Washing machines, dryers, ovens, refrigerators, freezers, and dishwashers. These are the everyday appliances you can find in almost every home. If you’re moving in the future, you’ll soon discover these items require special preparation before they’re transported. If you hired a reputable mover, they can offer preparation guidance.
Make sure to follow these five helpful steps to get started:
Real Estate Agreements
Some appliances might be included in the sale or purchase of your home(s). Talk to your realtor and make sure everyone is on the same page. If you find that appliances are staying at the new home but you’re bringing your own, you can ask your moving company to either (1) dispose, (2) drop off to charity and/or (3) move to another room, such as a basement or garage.
Take measurements at both homes to make sure hefty appliances will fit through doors and hallways. If you run into an issue, talk to your moving company. In most instances, they’ll have a plan B available, such as rigging or finding an alternative route.
For your kitchen appliances, make sure they’ll fit between cabinetry.
At the new home, check electrical outlets. If you notice the plugs don’t match, contact an electrician before or after the move.
Make & Manufacturer Instructions
Every appliance will have a set of moving instructions in its owner’s manual. You should follow these instructions to a T. Try to do this about three to four weeks in advance in case you’ll need to hire a technician or purchase shipping supplies.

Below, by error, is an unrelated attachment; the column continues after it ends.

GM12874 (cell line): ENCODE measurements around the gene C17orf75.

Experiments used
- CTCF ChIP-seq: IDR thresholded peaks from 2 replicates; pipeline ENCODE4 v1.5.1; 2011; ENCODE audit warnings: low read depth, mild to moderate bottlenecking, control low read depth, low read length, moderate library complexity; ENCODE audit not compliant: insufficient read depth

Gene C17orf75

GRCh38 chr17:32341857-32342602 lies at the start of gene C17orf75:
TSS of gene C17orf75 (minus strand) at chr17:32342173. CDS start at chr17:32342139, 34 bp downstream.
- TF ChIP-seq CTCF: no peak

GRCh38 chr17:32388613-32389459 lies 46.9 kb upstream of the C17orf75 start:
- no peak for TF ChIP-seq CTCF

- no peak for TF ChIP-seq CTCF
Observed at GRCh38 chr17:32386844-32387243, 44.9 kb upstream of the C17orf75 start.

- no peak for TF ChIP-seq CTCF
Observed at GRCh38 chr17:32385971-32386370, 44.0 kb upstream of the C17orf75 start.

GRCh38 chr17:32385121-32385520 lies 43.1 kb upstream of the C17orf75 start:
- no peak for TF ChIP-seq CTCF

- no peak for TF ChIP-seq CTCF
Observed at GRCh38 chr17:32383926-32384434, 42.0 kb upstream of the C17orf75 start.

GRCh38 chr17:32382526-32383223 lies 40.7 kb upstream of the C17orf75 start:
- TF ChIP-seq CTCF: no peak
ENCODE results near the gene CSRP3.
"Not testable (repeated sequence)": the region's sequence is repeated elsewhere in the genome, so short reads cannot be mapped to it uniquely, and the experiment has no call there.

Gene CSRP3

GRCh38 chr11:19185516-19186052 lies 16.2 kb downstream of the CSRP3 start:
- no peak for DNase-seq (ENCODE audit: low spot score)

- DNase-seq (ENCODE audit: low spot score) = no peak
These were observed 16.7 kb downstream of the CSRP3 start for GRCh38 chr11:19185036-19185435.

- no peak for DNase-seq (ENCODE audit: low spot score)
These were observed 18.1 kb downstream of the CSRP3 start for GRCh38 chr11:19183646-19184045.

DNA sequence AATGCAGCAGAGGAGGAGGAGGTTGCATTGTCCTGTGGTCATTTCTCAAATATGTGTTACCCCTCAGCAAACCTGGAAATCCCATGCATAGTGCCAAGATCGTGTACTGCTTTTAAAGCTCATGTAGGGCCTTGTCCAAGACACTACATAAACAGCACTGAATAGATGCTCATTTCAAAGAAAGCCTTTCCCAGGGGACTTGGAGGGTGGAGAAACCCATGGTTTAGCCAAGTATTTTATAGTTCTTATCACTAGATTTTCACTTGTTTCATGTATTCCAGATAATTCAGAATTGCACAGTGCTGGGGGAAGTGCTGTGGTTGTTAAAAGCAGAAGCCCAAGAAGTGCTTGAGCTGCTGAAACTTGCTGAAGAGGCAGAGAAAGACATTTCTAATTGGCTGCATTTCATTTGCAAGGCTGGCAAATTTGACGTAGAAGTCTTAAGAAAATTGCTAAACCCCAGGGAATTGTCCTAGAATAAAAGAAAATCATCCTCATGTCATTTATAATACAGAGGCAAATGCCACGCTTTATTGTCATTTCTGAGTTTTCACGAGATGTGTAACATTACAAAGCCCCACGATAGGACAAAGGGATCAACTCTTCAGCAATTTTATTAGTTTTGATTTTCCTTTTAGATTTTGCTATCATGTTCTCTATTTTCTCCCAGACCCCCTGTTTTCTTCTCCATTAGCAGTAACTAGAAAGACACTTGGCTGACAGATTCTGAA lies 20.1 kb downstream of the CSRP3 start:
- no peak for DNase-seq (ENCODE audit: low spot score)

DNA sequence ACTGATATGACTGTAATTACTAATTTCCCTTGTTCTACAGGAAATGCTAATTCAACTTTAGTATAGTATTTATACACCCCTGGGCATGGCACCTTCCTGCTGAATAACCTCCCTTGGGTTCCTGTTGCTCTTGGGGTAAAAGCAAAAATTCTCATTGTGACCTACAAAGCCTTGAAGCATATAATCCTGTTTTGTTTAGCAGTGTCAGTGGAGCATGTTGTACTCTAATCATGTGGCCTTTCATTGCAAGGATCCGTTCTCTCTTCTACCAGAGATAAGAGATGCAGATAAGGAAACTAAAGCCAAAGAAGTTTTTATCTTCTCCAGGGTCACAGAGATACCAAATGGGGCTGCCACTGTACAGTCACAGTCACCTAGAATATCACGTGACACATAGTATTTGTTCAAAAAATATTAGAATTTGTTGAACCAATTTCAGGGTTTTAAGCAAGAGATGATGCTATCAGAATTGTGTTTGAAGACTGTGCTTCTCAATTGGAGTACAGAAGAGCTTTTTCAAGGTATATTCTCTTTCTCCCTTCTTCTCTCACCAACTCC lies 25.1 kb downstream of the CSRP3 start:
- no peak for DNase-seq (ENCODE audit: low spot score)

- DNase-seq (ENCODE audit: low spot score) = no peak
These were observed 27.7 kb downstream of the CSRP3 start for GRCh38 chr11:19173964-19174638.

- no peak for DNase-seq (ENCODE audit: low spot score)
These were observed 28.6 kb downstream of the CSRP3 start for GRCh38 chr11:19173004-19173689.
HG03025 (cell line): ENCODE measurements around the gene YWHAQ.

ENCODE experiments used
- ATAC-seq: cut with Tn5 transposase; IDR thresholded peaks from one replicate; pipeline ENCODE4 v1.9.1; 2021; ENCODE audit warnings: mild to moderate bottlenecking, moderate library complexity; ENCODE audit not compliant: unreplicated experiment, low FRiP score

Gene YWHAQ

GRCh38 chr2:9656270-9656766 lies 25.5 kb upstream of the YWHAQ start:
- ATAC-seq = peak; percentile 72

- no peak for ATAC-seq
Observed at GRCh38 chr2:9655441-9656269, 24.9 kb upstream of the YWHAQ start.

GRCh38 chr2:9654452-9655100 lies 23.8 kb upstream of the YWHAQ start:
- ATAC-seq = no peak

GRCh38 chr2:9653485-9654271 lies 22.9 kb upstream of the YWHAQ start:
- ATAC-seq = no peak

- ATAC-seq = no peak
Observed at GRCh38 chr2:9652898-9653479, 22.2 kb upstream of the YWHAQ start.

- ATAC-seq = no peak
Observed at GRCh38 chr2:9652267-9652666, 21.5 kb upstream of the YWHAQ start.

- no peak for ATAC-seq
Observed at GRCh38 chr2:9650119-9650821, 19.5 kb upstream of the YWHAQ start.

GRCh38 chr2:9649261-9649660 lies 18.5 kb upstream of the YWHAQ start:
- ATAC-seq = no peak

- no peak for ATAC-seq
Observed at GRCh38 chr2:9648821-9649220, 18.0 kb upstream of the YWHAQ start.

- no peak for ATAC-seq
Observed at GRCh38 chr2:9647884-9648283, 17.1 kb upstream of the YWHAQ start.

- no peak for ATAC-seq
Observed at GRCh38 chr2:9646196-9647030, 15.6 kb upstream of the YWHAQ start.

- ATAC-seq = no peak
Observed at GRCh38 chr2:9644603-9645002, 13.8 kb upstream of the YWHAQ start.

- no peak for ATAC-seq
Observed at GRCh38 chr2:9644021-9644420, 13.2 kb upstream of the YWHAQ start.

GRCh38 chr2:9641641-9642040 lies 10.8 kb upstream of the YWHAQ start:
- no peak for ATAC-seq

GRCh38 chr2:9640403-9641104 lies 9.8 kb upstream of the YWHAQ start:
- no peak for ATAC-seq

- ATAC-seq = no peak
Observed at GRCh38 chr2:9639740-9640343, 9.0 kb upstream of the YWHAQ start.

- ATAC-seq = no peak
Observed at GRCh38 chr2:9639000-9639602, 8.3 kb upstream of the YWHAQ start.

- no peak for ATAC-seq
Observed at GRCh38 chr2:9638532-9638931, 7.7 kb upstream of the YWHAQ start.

Moving companies do not carry shipping bolts or stabilizers. They will bring hand trucks, straps, moving blankets and industrial stretch wrap.
If you misplaced your owner’s manual, visit Appliance 411 or call your manufacturer.
If you’re uncomfortable handling the preparations on your own, you might want to hire an appliance technician. We personally recommend contacting a technician, or your gas company, if gas lines need handling.
A technician will help you with the following services: disconnecting and capping off gas or water lines, disconnecting ice makers and/or stabilizing a washing machine drum. Once you’ve made your decision to call a professional, make sure the appointment gives you time to empty, clean and dry the applicable appliances.
Cleaning and Drying
As a rule of thumb, your appliances should be unplugged, emptied, dried and clean. Any loose parts or pieces must be packed away. Your mover can pack loose items, or you can choose to pack yourself. If you pack on your own, mark the box clearly so important parts don’t get mixed with other boxes.
We compiled a breakdown below:
With these tips, you’re another step closer to an easier moving day! While moving yourself might seem easy, you should hire a professional mover to handle heavy appliances. At the end of the day, your wallet, property and sanity will thank you.
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